What’s good about it is that it’s set on Shang Tsung’s island, the venue of the first Mortal Kombat game and that has value for fanboys such as me. But the clumsy mechanics and obscure puzzles are no fun after a while, and believe me it goes on for much longer than a while. The whole point of it is to earn stuff. Consumables, materials and whatever else. Much of this stuff is used to customise your fighters but the system is so grindy and complicated, we bailed on it quickly. We attempted to change up a few characters by giving them a new look and move set but it’s so unbelievably poorly handled that we just gave up. It’s absolutely joyless and exists primarily to drive the game’s main source of microtransactions.
We gave the game a very solid eight when we reviewed it and that still stands. We loved it but it did things that made it a grind and while we appreciated the story and fatalities (because we’re still acting like it is the ’90s), we have to admit that Mortal Kombat X was just more fun. That said, the Aftermath story does certainly help and so as a compilation, we do still find this easy to recommend.
Part of that is down to having all the characters. Much like Mortal Kombat XL did for the previous game, Mortal Kombat 11 Ultimate brings it all together. You get all the Kombat Pack 1 characters (Shang Tsung, Nightwolf, Terminator T-800, Sindel, Joker and Spawn), the Aftermath characters (Sheeva, Fujin and Robocop) and the new Kombat Pack 2 characters that have just come out. These include Rain and Mileena, both of whom are seasoned veterans in the series and, more surprisingly, John Rambo who is actually a really good character with some very slick combos and decent specials.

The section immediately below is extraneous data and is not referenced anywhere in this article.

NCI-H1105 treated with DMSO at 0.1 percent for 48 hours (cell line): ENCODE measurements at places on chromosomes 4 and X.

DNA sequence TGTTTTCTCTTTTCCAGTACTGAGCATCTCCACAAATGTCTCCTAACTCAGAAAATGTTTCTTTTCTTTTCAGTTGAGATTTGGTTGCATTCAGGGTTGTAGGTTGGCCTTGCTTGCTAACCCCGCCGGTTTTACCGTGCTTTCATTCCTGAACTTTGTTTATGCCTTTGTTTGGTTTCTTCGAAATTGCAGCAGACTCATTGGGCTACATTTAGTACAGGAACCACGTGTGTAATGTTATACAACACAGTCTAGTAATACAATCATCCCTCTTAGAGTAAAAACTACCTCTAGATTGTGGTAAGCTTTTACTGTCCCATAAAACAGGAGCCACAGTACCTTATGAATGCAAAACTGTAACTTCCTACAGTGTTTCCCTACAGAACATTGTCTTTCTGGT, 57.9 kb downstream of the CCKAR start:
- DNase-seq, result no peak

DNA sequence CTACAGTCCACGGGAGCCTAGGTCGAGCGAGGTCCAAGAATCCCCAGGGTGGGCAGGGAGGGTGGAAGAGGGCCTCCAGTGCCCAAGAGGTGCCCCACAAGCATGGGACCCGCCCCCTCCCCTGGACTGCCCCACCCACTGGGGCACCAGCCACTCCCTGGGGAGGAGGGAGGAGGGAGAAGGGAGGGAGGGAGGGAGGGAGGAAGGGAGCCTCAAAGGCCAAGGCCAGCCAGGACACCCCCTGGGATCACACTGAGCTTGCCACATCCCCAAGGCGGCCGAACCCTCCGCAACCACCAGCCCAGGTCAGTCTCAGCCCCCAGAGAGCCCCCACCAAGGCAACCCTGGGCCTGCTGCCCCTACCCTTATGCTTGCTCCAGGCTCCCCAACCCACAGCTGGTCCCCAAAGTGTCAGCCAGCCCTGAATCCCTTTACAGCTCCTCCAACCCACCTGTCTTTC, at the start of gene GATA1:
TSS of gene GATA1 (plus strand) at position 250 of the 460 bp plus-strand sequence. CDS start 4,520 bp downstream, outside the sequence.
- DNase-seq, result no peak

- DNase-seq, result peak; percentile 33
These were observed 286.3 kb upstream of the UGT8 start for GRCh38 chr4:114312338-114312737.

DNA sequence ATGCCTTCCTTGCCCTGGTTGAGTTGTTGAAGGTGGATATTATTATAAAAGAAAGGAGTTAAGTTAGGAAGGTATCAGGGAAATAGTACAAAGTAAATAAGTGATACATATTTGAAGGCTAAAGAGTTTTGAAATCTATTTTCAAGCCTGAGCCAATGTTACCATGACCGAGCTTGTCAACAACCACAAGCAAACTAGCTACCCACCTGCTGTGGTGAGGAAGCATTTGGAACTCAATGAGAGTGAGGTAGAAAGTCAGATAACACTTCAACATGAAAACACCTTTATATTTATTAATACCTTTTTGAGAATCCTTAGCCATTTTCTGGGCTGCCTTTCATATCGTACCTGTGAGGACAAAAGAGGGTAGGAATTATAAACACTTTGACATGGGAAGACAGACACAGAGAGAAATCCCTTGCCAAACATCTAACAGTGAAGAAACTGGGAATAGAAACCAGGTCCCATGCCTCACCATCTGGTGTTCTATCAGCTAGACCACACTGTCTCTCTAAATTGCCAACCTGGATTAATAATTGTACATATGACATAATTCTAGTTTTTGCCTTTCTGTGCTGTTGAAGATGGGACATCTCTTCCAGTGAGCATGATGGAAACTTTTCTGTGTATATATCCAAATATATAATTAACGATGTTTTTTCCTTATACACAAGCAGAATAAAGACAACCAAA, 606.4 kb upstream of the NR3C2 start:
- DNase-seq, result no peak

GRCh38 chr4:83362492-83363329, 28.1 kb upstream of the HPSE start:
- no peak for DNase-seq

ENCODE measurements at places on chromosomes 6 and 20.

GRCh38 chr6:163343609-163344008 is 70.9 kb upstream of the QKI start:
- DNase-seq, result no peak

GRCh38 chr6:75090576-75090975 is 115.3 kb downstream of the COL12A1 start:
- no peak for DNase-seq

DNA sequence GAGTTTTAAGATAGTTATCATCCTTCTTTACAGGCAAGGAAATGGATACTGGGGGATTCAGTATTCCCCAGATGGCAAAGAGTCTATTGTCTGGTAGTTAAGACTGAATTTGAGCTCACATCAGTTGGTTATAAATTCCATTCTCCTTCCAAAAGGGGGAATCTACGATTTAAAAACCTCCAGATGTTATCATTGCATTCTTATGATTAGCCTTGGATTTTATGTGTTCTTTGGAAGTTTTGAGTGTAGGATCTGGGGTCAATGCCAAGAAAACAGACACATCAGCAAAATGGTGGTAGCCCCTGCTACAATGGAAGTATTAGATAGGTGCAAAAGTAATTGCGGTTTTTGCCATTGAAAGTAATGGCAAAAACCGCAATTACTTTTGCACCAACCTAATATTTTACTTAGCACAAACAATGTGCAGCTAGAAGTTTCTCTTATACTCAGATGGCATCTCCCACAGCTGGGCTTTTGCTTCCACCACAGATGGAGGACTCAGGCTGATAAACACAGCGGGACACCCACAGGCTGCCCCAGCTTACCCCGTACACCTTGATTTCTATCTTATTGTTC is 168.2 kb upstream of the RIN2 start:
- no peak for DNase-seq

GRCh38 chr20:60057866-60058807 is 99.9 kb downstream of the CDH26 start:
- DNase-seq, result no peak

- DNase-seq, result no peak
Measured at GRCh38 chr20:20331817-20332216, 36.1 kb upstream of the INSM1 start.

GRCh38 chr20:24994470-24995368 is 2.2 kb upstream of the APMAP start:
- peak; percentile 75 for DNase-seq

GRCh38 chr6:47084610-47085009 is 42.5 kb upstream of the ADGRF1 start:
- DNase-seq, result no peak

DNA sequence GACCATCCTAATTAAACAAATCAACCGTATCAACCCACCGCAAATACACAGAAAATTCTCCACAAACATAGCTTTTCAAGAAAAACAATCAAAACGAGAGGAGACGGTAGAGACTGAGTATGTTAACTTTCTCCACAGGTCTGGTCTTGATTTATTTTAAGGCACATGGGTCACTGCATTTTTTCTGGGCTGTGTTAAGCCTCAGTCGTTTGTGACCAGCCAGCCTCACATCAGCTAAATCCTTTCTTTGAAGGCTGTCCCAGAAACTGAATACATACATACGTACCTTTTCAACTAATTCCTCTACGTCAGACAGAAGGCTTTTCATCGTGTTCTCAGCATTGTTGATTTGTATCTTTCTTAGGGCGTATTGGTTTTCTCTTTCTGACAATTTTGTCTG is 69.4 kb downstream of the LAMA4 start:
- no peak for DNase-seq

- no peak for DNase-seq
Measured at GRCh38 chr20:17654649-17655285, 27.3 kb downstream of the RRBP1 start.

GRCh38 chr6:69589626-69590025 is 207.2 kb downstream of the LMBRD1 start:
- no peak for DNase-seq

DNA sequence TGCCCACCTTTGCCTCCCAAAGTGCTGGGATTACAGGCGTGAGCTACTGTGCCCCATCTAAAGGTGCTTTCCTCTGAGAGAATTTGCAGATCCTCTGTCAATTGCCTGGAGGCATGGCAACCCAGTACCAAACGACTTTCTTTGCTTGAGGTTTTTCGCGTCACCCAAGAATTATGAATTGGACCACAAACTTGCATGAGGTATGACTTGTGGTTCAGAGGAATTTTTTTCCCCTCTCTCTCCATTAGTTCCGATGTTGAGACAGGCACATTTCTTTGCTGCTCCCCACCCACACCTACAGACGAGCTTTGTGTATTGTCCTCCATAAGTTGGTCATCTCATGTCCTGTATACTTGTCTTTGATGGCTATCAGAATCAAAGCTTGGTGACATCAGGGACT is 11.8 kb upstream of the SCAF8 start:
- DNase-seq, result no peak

Each character has two fatalities as well as brutality moves and some, but not all, have friendship moves. So if you’re like us and like playing with each character to see the over the top ridiculous finishers, this will keep you going for weeks. As such, this package offers a ton of content. It’s still at a last-gen full price cost (around £40) but for this much fighting action, that’s not bad. Although we were disappointed to see that new content is still being released such as skins that aren’t included. Ultimate should mean ultimate but that’s a minor niggle.
As for the crossover to PS5, the improvements are negligible apart from some good reductions in loading times. The game runs at a silky smooth constant 60 frames per second but to be honest we never noticed any slowdown or stuttering on the PS4 Pro, so that’s all a bit moot. Improvements to the graphics are so minor that we had to watch YouTube comparisons and even then we weren’t convinced. The game looks stunning but it always did. We’d love to say that we were noticing raytracing and whatever else, but the truth is we didn’t.
The only thing that we did notice is that when you take damage your controller vibrates locally on the side where you were hit. It’s literally just the left or right and actually it is so subtle that you may not have noticed but it’s there. We’d have liked to have seen a lot more support for the DualSense’s clever features but we’ll say that about every game that isn’t Astro’s Playroom.
Overall though we’re happy. There’s a lot of content for us to work through, a whole new set of trophies (although thankfully the game remembered our Krypt progress) and it still is one of the best looking games to hit a console ever. We’re not sure it’s exactly a showcase for the PS5 but its an acceptable version of one of the best fighting games of the previous version. We just hope that any sequel gets rid of the unnecessarily complex customisation and makes the Krypt better because that might be the recipe for perfection.
+ Two great stories
+ 37 varied characters
+ All the violence that MK fans want
+ Stunning visuals
- Boring Krypt mode
- PS5 improvements are negligible
- Takes up a BIG chunk of your hard drive